Fooch's Note: Excellent write-up on a topic that has been at the heart of many discussions in recent weeks. Thanks Grant.
In the run-up to the 49ers game vs. the New York Giants, much was made about whether Alex Smith is or is not an "elite" quarterback, partially because players, coaches, and media-types have all noticed that Alex has not been asked to do a lot, and partially because Eli himself has raised the question of what elite quarterback play means in today's NFL. Eli has wanted to claim that he belongs in the same category as Brady, Peyton, Brees and Aaron Rodgers. Most have argued that Alex is not elite because he's a different type of QB--he's a game manager.
What this whole debate has missed is the fact that the fundamental distinction is not between elite QBs and game managers; it's between Artist QBs and Workmanlike QBs. QBs of either type can become elite, depending on how they are used in a system, and how they perform under pressure.Artist QBs tend to throw more wow throws both because they work with a wider palate of colors (throw options), and because such throws are demanded by the offensive systems they play in. Workmanlike QBs tend to throw throws with lower degrees of difficulty due to arm strength or accuracy limitations; they throw shorter distances and against coverages that motion or play action have made more clearly defined for the quarterback. This is the product of what Greg Cosell (a legendary NFL Films guru and tape-watching fiend) calls the "management and manipulation of the quarterback."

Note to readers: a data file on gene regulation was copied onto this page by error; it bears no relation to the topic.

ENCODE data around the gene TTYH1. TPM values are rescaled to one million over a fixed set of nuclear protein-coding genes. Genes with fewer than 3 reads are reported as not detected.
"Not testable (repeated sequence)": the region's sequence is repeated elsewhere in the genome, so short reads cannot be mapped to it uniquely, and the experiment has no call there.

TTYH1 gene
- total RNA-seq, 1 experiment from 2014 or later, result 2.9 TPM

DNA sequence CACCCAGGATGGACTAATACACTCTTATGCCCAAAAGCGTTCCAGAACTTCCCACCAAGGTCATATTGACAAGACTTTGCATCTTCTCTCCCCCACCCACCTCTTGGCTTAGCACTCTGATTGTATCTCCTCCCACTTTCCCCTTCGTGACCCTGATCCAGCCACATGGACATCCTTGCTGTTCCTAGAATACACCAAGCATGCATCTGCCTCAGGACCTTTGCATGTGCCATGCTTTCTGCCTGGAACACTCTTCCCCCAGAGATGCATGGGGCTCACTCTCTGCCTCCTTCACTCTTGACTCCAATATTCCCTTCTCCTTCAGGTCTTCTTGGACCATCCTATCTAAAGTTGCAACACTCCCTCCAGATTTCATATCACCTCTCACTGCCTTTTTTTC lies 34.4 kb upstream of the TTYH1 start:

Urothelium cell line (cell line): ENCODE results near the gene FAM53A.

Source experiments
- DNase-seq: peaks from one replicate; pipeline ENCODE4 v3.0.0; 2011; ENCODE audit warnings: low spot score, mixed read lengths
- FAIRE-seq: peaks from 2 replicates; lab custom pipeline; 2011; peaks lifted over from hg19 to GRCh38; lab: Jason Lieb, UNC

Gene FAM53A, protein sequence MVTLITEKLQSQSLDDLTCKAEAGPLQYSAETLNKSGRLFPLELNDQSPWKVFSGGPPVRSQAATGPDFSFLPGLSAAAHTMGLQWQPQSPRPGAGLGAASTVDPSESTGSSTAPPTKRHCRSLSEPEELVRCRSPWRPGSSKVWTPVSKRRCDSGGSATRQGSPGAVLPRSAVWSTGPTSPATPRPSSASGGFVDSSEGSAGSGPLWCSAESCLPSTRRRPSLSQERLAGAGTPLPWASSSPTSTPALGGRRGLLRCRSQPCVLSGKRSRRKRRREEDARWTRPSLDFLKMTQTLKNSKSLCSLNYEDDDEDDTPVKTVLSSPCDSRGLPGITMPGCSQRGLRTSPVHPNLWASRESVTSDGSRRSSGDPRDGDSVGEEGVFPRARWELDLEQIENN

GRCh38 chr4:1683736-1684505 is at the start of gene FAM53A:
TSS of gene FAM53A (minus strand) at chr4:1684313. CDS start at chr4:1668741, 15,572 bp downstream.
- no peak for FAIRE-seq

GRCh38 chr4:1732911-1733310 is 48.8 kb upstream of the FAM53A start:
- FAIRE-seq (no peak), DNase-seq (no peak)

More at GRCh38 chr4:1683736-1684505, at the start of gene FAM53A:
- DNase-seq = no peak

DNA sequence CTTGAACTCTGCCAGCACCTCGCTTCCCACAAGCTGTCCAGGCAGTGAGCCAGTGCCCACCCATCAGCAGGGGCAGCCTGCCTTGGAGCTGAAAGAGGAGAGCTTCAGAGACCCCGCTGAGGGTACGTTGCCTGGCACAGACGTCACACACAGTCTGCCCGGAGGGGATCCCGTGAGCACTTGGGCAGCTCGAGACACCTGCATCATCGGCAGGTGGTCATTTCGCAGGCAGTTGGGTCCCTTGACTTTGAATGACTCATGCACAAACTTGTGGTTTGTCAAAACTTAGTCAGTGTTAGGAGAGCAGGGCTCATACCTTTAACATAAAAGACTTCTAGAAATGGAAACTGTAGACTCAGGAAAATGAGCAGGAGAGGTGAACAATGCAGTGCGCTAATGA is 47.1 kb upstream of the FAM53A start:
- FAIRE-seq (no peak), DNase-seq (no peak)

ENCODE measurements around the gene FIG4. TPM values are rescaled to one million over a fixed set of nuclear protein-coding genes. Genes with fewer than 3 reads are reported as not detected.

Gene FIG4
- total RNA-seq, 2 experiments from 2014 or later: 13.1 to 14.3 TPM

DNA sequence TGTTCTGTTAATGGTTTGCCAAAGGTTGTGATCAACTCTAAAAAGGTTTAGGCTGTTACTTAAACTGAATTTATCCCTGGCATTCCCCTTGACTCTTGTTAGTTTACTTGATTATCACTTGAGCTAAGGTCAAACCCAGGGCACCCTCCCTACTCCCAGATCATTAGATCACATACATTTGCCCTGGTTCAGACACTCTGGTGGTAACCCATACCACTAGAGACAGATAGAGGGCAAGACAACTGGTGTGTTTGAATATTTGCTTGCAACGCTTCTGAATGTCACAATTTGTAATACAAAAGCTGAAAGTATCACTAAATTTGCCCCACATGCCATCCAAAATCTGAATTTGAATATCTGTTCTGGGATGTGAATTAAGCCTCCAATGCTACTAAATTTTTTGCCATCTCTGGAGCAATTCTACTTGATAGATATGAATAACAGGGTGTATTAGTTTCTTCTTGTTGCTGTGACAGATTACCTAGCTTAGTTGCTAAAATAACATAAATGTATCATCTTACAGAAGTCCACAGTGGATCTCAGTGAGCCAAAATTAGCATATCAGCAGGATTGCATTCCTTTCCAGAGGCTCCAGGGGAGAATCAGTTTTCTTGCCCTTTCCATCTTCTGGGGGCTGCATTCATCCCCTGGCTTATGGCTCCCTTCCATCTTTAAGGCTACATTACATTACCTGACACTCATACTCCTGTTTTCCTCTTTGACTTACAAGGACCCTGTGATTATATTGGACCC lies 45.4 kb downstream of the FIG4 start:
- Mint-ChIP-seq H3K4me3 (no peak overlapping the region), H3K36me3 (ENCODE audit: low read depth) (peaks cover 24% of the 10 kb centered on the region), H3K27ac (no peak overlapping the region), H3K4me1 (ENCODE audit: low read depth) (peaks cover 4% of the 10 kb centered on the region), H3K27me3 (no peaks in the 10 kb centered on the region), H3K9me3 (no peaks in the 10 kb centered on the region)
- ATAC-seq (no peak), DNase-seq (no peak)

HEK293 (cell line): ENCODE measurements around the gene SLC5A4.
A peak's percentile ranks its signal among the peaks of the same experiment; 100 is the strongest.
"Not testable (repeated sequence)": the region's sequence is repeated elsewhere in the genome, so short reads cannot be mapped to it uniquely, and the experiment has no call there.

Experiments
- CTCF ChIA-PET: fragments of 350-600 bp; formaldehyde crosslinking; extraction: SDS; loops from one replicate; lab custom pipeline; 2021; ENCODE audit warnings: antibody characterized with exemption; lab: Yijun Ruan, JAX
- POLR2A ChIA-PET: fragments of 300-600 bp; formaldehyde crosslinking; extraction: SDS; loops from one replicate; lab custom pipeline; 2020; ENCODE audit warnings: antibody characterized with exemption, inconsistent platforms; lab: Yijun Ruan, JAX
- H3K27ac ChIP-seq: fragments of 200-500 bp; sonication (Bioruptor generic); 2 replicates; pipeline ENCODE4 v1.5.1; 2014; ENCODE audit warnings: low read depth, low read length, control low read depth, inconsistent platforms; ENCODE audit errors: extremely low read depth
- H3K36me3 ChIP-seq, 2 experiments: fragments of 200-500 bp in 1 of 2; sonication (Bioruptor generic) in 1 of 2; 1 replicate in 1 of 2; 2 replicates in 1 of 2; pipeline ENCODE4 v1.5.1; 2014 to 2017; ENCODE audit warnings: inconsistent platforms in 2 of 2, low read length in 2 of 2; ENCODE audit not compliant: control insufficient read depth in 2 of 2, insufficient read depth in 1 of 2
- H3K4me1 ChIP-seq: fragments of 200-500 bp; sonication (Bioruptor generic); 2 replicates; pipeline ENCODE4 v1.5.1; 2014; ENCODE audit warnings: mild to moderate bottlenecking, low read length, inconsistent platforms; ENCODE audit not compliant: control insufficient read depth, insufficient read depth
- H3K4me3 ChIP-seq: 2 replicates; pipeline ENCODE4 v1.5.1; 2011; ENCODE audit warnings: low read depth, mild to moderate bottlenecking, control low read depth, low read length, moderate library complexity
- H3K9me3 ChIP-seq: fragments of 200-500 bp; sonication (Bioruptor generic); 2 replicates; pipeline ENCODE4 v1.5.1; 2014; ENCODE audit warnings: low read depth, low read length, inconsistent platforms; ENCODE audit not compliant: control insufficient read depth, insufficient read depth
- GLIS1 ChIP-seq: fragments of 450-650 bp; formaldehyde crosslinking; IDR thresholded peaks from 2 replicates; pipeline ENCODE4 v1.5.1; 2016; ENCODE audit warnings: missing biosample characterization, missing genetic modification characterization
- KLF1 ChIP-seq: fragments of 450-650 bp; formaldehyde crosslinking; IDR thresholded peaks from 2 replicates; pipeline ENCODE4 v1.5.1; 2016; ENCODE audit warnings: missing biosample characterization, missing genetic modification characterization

Someone like Eli Manning is more of an artist QB than Alex Smith, but with Artist QBs, the risk of interceptions goes up. Eli is a different kind of QB partially because he has different limitations than Alex (perhaps fewer—that much isn’t totally clear at this point), and because Alex is asked to do much different things for the 49ers. If there has been a throw that has been "artist-like" in Alex’s repertoire, it’s been his throw to Vernon Davis (or, this year, Walker)down the seam, but defenses are always watching for that one and Davis has been doubled on it this year, so we’ve seen it less.
My point in saying all this is that even artist QBs need to "manage the game" in some fashion. This was proven definitively with the way Peyton checked his way down to a Super Bowl ring. This isn’t to say that Peyton is fundamentally a "game manager" type quarterback; he is an artist quarterback, and that very fact forced the Bears to play a simple coverage scheme that made him make throws that even more workmanlike QBs can make.
The post-corner and double-move throws that the Giants constantly have Eli making are difficult to make, and even more difficult to defend. And they can go for big yardage. But I, for one, am happy that the 49ers aren’t asking Alex to make those kinds of throws. As Alex put it "I managed my way to a win." Isn’t Coach Herm right when he says that "YOU PLAY TO WIN THE GAME!" A lot of 49er fans, former players, and media types have said "the Niners need to open up the offense." But isn’t it good coaching to recognize the talents (and limitations) your players have and to put them in positions to succeed? And if your team is succeeding, why change the formula?